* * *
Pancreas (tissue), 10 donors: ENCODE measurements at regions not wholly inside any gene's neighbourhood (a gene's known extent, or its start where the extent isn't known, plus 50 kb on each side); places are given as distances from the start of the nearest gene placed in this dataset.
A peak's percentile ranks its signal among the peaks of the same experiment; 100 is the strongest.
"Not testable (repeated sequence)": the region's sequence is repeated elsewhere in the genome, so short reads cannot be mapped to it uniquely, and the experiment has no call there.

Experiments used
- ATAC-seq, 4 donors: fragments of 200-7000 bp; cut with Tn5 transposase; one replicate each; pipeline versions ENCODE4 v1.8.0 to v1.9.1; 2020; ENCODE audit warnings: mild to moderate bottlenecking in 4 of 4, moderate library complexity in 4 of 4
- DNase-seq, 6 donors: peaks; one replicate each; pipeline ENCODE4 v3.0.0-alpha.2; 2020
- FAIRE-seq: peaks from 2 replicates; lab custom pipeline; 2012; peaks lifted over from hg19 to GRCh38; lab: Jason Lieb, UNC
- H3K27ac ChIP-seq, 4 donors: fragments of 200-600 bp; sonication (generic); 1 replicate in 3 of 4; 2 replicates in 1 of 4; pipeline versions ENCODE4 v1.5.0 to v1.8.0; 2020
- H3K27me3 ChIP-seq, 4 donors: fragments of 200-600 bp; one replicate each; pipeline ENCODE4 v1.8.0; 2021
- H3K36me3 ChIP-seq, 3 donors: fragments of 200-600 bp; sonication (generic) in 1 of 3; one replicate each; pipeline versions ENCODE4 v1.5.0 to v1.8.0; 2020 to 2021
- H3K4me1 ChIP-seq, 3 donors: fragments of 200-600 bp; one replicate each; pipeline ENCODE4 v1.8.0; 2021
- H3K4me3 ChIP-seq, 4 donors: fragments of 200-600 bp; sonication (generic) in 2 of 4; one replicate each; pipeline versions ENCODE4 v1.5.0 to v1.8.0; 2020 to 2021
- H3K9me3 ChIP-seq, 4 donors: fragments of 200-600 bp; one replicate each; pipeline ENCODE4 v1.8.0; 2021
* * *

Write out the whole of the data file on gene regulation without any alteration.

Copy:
Pancreas (tissue), 10 donors: ENCODE measurements at regions not wholly inside any gene's neighbourhood (a gene's known extent, or its start where the extent isn't known, plus 50 kb on each side); places are given as distances from the start of the nearest gene placed in this dataset.
A peak's percentile ranks its signal among the peaks of the same experiment; 100 is the strongest.
"Not testable (repeated sequence)": the region's sequence is repeated elsewhere in the genome, so short reads cannot be mapped to it uniquely, and the experiment has no call there.

Experiments used
- ATAC-seq, 4 donors: fragments of 200-7000 bp; cut with Tn5 transposase; one replicate each; pipeline versions ENCODE4 v1.8.0 to v1.9.1; 2020; ENCODE audit warnings: mild to moderate bottlenecking in 4 of 4, moderate library complexity in 4 of 4
- DNase-seq, 6 donors: peaks; one replicate each; pipeline ENCODE4 v3.0.0-alpha.2; 2020
- FAIRE-seq: peaks from 2 replicates; lab custom pipeline; 2012; peaks lifted over from hg19 to GRCh38; lab: Jason Lieb, UNC
- H3K27ac ChIP-seq, 4 donors: fragments of 200-600 bp; sonication (generic); 1 replicate in 3 of 4; 2 replicates in 1 of 4; pipeline versions ENCODE4 v1.5.0 to v1.8.0; 2020
- H3K27me3 ChIP-seq, 4 donors: fragments of 200-600 bp; one replicate each; pipeline ENCODE4 v1.8.0; 2021
- H3K36me3 ChIP-seq, 3 donors: fragments of 200-600 bp; sonication (generic) in 1 of 3; one replicate each; pipeline versions ENCODE4 v1.5.0 to v1.8.0; 2020 to 2021
- H3K4me1 ChIP-seq, 3 donors: fragments of 200-600 bp; one replicate each; pipeline ENCODE4 v1.8.0; 2021
- H3K4me3 ChIP-seq, 4 donors: fragments of 200-600 bp; sonication (generic) in 2 of 4; one replicate each; pipeline versions ENCODE4 v1.5.0 to v1.8.0; 2020 to 2021
- H3K9me3 ChIP-seq, 4 donors: fragments of 200-600 bp; one replicate each; pipeline ENCODE4 v1.8.0; 2021